The Exchange I. Second Time a Fresher.
I’ve been in Sweden for a little over a week now and I find myself settling into my digs quite nicely. There is absolutely no way that I could write a blow-by-blow account of life at Uppsala. Rather this series is an attempt to provide a taster, especially for anyone on the fence about doing an exchange.
Ten points about my first week at Uppsala
- Book your trip to the Migration Agency to get a permit card in advance.
- Don’t feel rushed to join a nation (Edit: But don’t leave it too long).
- Everyone is in the same boat, be friendly and you’ll meet a heap of new people.
- Buy a bike.
- Try get in touch with someone who was at Uppsala the previous semester.
- Get the bus app and save 14 sek a trip (~$2.50 NZD).
- Go to Ikea (but don’t go crazy).
- Try find a Swedish speaking tour guide for the supermarket.
- Sign up for everything you can.
- Pack warm clothes.
1. Migration agency.
As I discovered, the longer you leave booking the appointment to get your permit card, the longer it will take, I’m talking months, so just book it before you arrive. (Edit: if you don’t get around to it, just keep checking the website and if you get lucky you can find a new slot earlier, changing the appointment is easy).
Nations are a weird mix between halls and clubs in New Zealand. They organize a lot of different activities, run nightclubs/pubs and are at the heart of the student culture at Uppsala. You might feel pressured to join one as soon as possible, but there is plenty of time. Each nation has pros and cons and ultimately it is better to taste a bit of each nation (literally, they all have some sort of meal/fika during the week). That being said, you’ll have a great time no matter what nation you join. If you’re stuck, try this chart that I was sent by a friend. (Edit: Don’t think about it too much, if you leave it too late you may miss out on the early events).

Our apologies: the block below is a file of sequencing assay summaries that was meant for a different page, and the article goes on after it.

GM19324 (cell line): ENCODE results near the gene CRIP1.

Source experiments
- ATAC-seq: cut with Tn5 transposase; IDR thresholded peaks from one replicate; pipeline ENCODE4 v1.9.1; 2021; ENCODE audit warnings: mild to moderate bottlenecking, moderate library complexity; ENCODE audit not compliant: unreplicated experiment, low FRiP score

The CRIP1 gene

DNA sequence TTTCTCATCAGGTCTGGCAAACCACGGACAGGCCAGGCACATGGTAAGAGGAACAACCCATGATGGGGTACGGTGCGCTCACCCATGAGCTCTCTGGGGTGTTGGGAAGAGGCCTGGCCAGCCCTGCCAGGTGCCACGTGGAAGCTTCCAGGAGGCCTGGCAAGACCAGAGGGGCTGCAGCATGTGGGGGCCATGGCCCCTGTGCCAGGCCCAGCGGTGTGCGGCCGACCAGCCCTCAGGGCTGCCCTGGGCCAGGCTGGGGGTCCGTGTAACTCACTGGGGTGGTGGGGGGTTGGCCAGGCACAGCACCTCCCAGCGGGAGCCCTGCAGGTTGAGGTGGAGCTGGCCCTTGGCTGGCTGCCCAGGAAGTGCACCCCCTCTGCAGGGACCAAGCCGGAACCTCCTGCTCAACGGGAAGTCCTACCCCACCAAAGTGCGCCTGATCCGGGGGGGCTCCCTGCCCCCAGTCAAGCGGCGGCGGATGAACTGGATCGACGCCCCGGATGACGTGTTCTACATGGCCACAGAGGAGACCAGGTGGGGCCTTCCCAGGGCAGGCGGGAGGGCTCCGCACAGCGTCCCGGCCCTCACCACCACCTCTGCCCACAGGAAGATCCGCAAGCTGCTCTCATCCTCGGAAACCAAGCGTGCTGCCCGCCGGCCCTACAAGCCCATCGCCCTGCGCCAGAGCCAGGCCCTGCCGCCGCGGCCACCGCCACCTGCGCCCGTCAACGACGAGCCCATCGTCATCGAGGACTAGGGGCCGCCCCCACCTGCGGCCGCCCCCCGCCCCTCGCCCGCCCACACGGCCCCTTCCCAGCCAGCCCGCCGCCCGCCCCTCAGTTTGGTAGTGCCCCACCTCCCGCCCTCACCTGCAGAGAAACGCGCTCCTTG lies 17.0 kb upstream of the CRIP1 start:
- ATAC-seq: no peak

3. New people.
You will meet a ton of new people in your first week. Everyone is looking for people to hang out with, so it pays to just put yourself out there and be friendly. If you are staying in Flogsta don’t worry if your corridor is a bit quiet, there are plenty of people in the other corridors and buildings who are keen to do things.
Uppsala is a very bike friendly city. If you can, try and buy a bike as early as you can to take advantage of all the sales from people leaving. There are a number of Facebook groups set up for buying/selling things. From experience a bike costs somewhere between 400–1200 sek. (Edit: Don’t panic if you don’t find one early, there are plenty of people leaving Uppsala selling bikes if you wait, just make sure it’s not a lemon. Try bartering down the price too, you’ll save yourself some money. Also avoid the bike shops, they’re a bit pricey. (Edit: Your bike may turn out to be a lemon, that’s life)).
5. Get in touch with students from last semester.
If you can find someone it will help you out a lot. Some of the rooms in Flogsta have pretty spartan furnishings and you’ll need to get bedding etc. The easiest and cheapest way to get this sorted is to talk to someone from your home uni. It will save you a ton of hassle!
6. Bus app (UL).
Pretty self-explanatory! Essential if you live at Flogsta, which is 3km away from the city proper. (Edit: or even better, get a bike!).
Not only is Ikea a cultural experience, it is also a great place to pick up bits and bobs to furnish your room. It isn’t the cheapest place but is easy to get to by bus and they do have cheap meatballs, so it is definitely worth a visit in your first week!
8. Swedish supermarkets.
Your first trip to the supermarket will be a struggle (mine was). It is a lot harder to find the things that you are used to at home, as the whole place is arranged differently (the one near Flogsta is anyway). The best way to deal with this is to take a Swede with you to help you out. Failing this, all of the staff that I’ve asked for help speak English! The prices are a bit more expensive than New Zealand and the quality of the fruit and vege is not quite the same. You also cannot buy alcohol above 3.5% in the supermarket. Welcome to Sweden! (Edit: Yes that beer you bought on the first day in the supermarket was alcohol free (Edit: ICA Flogsta closes at 11:30pm, the bin is around the back, maybe I’ll blog about that)).
9. Activities in the first week.
There are a ton of activities in the first week, mostly put on by the nations. It is a great way to meet new people and get a feel for the city! Don’t let a hangover get in the way of having an awesome first week! (Edit: The International Gasque is a bit of a ripoff, but a great place to meet new people. Get there early as not to miss out on your champagne and maybe have a glass before you go!).
10. Warm clothes.
It is cold in Uppsala in Winter. Sometimes REALLY cold. So make sure you bring plenty of warm clothes, especially a warm jacket that is easy to get on and off. A pair of waterproof boots will also serve you really well! (Edit: There are a few secondhand stores around town if you’re missing anything. Also a sewing kit really comes in handy if you rip a hole in your only pair of jeans!).